A Black man who was tried by an all white jury in a courtroom with confederate memorabilia has been granted a new trial.
Tim Gilbert was arrested in 2018 for aggravated assault. The 56-year old was sentenced to six years in prison last year for aggravated assault, reckless endangerment, unlawful possession of a weapon by a convicted felon, and resisting arrest.
However, the jurors, who were all white, decided he was guilty in a courtroom where a portrait of Jefferson Davis, the president of the Confederacy, stood, along with Confederate flags lining the walls. Gilbert’s legal team filed an appeal, arguing that the Confederate symbols and the racial makeup of the jury resulted in an unfair trial for him.
On Friday, the Tennessee Criminal Appeals Court ruled to give Gilbert a new trial. The appeals court stated that the courtroom’s decorations in itself presented a statement that was “inadmissible”. Additionally, a challenged witness statement had been allowed by the trial court, which was a mistake that the appeals court said, “cannot be classified as harmless.”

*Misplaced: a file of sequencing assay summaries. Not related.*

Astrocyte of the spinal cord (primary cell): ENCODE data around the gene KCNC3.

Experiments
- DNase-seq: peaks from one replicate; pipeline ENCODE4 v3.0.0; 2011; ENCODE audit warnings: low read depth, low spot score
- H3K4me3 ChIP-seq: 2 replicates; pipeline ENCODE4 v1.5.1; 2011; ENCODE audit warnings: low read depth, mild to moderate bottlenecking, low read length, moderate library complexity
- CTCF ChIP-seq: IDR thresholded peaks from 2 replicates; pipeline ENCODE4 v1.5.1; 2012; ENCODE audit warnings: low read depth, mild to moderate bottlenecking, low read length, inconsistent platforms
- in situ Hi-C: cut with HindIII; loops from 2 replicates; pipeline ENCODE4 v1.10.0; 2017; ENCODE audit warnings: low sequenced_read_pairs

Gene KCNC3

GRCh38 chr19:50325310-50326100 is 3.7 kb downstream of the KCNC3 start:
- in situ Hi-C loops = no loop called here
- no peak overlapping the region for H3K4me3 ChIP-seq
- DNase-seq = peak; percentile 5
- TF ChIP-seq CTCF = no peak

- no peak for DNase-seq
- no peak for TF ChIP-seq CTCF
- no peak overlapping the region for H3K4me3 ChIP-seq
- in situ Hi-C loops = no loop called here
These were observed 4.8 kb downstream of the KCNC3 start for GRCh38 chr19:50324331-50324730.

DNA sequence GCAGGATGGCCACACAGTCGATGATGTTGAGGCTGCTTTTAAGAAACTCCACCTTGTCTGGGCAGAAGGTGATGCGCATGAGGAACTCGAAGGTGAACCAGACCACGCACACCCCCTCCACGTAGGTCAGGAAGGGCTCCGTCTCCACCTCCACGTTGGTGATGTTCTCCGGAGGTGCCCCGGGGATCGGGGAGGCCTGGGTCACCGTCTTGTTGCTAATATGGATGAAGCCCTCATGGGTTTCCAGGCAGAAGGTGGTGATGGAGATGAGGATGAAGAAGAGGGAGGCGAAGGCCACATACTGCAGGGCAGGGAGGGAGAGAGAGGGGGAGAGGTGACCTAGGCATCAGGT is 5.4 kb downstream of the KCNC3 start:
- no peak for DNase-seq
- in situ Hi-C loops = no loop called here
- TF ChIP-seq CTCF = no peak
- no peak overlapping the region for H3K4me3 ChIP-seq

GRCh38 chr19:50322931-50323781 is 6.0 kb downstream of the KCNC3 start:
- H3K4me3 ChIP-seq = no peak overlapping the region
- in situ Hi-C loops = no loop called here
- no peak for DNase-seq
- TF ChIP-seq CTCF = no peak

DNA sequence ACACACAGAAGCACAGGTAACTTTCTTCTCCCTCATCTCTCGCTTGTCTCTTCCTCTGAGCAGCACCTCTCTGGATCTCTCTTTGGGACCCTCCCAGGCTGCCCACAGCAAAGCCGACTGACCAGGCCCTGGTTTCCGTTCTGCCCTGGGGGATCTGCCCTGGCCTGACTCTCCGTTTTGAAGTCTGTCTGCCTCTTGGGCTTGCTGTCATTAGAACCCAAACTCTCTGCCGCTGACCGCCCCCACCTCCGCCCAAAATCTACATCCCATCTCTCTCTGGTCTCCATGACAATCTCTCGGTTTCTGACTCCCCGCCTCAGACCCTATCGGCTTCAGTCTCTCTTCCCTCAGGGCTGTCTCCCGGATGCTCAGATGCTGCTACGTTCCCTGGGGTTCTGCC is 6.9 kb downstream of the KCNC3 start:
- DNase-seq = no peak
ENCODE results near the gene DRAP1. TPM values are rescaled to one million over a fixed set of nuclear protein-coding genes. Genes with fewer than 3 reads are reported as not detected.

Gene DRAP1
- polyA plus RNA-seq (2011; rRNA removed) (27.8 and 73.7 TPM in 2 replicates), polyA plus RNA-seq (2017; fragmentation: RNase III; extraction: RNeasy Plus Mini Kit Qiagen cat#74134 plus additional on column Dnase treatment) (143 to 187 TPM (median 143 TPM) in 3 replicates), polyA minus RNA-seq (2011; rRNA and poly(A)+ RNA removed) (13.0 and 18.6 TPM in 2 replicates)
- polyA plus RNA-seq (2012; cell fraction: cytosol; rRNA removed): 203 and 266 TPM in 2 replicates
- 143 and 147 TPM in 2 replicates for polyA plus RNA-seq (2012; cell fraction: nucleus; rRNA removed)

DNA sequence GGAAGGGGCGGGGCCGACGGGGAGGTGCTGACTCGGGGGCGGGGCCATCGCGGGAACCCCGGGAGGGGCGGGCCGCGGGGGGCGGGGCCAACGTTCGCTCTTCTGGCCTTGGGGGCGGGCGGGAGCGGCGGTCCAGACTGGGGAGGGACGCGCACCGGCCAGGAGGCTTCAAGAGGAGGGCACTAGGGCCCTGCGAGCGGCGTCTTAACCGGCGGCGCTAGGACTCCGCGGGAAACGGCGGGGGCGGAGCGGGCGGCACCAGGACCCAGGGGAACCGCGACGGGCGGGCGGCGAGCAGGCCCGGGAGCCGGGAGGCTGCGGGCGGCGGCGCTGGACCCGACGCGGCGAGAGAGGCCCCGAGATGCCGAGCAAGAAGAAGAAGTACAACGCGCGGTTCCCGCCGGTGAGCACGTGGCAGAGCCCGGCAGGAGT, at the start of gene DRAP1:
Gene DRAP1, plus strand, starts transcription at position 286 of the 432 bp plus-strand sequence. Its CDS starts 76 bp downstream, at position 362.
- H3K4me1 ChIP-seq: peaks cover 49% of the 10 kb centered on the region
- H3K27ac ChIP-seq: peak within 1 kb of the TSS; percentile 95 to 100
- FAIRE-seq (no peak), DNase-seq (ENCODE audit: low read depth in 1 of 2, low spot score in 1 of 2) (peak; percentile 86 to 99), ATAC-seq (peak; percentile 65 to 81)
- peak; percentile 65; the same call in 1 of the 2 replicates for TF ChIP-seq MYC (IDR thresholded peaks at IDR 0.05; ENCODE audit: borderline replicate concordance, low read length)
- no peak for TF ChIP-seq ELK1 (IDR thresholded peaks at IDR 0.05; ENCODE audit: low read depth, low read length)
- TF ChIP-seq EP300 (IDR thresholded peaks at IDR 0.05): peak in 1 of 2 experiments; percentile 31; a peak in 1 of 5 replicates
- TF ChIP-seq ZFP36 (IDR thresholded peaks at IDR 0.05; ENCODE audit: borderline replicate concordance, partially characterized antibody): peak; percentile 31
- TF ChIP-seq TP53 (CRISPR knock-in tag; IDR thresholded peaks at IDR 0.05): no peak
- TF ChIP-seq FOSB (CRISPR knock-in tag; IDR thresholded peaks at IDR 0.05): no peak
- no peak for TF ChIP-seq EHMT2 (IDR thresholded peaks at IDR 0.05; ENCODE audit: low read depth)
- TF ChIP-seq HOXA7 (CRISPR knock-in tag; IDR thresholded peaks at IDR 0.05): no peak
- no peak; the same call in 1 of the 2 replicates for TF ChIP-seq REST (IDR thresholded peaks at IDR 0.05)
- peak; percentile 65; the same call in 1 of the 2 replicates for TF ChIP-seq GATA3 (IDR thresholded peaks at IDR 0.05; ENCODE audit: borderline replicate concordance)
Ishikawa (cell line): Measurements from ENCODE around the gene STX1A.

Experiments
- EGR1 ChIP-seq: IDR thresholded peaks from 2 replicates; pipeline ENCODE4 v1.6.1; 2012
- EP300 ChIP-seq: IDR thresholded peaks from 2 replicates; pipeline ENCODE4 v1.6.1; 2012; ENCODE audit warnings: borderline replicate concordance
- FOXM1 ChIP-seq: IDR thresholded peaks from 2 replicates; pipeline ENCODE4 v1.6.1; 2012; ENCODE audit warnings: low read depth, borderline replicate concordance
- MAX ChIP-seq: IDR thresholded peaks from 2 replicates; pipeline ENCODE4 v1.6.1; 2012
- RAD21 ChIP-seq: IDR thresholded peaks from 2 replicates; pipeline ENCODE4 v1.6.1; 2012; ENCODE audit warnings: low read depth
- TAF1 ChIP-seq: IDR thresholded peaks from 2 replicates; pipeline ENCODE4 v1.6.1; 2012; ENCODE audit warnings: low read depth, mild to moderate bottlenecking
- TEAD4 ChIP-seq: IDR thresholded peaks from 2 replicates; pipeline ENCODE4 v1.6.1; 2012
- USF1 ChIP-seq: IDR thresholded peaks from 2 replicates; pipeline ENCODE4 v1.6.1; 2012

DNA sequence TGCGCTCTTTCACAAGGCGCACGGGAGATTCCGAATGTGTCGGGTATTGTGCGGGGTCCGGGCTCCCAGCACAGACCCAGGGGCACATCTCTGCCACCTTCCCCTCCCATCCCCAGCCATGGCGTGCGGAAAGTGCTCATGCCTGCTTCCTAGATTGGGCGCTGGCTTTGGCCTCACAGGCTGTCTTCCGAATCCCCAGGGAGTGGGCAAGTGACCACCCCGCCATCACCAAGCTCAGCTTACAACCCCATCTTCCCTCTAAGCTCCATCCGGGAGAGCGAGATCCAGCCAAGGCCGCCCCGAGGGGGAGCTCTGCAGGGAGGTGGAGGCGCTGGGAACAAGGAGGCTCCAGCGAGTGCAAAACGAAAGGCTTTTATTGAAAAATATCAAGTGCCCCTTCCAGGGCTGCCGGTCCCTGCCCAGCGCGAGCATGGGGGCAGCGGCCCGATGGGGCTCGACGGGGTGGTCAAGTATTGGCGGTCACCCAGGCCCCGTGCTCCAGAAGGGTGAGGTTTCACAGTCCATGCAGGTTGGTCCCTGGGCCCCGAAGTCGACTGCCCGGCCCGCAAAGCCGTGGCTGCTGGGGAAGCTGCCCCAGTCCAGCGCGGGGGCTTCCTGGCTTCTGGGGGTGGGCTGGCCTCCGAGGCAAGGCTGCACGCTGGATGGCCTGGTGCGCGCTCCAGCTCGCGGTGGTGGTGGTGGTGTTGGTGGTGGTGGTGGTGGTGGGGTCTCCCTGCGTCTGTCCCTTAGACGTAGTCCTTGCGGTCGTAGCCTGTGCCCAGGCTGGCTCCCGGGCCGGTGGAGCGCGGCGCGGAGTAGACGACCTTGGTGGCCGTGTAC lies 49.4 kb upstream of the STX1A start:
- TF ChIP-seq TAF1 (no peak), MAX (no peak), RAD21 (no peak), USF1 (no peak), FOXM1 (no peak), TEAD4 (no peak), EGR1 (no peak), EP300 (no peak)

Over a year ago, a Tennessee circuit judge denied Gilbert’s request for a new trial. This time, the court, who voted unanimously to give Gilbert a new trial, addressed the issues, “Because the State failed to sufficiently rebut the presumption that the defendant was prejudiced by the jury’s exposure to the Confederate memorabilia in the UDC Room, the defendant is entitled to a new trial,” the ruling read. “Accordingly, we reverse the judgments of the trial court and remand the case for a new trial.”
ARTICLE: RITA VOGT
MANAGING EDITOR: CARSON CHOATE
PHOTO CREDITS: NEW YORK TIMES
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